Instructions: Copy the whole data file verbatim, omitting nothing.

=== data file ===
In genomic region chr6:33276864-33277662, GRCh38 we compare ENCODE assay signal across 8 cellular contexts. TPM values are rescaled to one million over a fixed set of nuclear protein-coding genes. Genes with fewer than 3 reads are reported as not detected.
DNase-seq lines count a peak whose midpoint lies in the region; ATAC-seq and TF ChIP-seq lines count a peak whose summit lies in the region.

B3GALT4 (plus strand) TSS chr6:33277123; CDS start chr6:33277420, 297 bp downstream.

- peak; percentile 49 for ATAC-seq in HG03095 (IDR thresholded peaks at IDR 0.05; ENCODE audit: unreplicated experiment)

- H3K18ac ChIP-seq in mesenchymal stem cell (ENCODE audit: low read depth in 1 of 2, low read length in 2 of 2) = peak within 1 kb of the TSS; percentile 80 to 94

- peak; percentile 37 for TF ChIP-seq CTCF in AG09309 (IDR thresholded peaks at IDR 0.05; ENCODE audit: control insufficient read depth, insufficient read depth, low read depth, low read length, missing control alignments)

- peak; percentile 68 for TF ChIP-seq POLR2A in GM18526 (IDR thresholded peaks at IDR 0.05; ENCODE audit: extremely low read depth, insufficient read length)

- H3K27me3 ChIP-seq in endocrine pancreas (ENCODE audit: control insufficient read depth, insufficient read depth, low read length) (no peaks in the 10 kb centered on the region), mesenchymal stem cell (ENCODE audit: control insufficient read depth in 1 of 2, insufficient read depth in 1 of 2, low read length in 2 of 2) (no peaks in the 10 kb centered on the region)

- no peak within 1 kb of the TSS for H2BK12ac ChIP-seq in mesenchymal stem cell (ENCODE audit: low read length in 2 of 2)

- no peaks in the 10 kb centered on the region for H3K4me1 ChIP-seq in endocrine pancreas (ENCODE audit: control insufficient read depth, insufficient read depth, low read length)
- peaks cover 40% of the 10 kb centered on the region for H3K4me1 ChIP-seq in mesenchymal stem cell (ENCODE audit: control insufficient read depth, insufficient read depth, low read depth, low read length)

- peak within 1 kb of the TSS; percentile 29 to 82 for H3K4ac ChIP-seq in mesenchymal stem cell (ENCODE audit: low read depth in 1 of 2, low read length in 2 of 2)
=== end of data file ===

In genomic region chr6:33276864-33277662, GRCh38 we compare ENCODE assay signal across 8 cellular contexts. TPM values are rescaled to one million over a fixed set of nuclear protein-coding genes. Genes with fewer than 3 reads are reported as not detected.
DNase-seq lines count a peak whose midpoint lies in the region; ATAC-seq and TF ChIP-seq lines count a peak whose summit lies in the region.

B3GALT4 (plus strand) TSS chr6:33277123; CDS start chr6:33277420, 297 bp downstream.

- peak; percentile 49 for ATAC-seq in HG03095 (IDR thresholded peaks at IDR 0.05; ENCODE audit: unreplicated experiment)

- H3K18ac ChIP-seq in mesenchymal stem cell (ENCODE audit: low read depth in 1 of 2, low read length in 2 of 2) = peak within 1 kb of the TSS; percentile 80 to 94

- peak; percentile 37 for TF ChIP-seq CTCF in AG09309 (IDR thresholded peaks at IDR 0.05; ENCODE audit: control insufficient read depth, insufficient read depth, low read depth, low read length, missing control alignments)

- peak; percentile 68 for TF ChIP-seq POLR2A in GM18526 (IDR thresholded peaks at IDR 0.05; ENCODE audit: extremely low read depth, insufficient read length)

- H3K27me3 ChIP-seq in endocrine pancreas (ENCODE audit: control insufficient read depth, insufficient read depth, low read length) (no peaks in the 10 kb centered on the region), mesenchymal stem cell (ENCODE audit: control insufficient read depth in 1 of 2, insufficient read depth in 1 of 2, low read length in 2 of 2) (no peaks in the 10 kb centered on the region)

- no peak within 1 kb of the TSS for H2BK12ac ChIP-seq in mesenchymal stem cell (ENCODE audit: low read length in 2 of 2)

- no peaks in the 10 kb centered on the region for H3K4me1 ChIP-seq in endocrine pancreas (ENCODE audit: control insufficient read depth, insufficient read depth, low read length)
- peaks cover 40% of the 10 kb centered on the region for H3K4me1 ChIP-seq in mesenchymal stem cell (ENCODE audit: control insufficient read depth, insufficient read depth, low read depth, low read length)

- peak within 1 kb of the TSS; percentile 29 to 82 for H3K4ac ChIP-seq in mesenchymal stem cell (ENCODE audit: low read depth in 1 of 2, low read length in 2 of 2)